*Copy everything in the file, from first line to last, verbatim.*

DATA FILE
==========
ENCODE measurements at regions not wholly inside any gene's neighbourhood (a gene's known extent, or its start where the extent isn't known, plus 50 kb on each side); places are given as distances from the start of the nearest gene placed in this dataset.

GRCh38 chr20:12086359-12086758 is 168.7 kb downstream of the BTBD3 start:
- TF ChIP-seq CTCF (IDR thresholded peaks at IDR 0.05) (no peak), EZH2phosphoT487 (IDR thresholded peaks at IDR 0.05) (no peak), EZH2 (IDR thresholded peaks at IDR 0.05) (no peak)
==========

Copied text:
ENCODE measurements at regions not wholly inside any gene's neighbourhood (a gene's known extent, or its start where the extent isn't known, plus 50 kb on each side); places are given as distances from the start of the nearest gene placed in this dataset.

GRCh38 chr20:12086359-12086758 is 168.7 kb downstream of the BTBD3 start:
- TF ChIP-seq CTCF (IDR thresholded peaks at IDR 0.05) (no peak), EZH2phosphoT487 (IDR thresholded peaks at IDR 0.05) (no peak), EZH2 (IDR thresholded peaks at IDR 0.05) (no peak)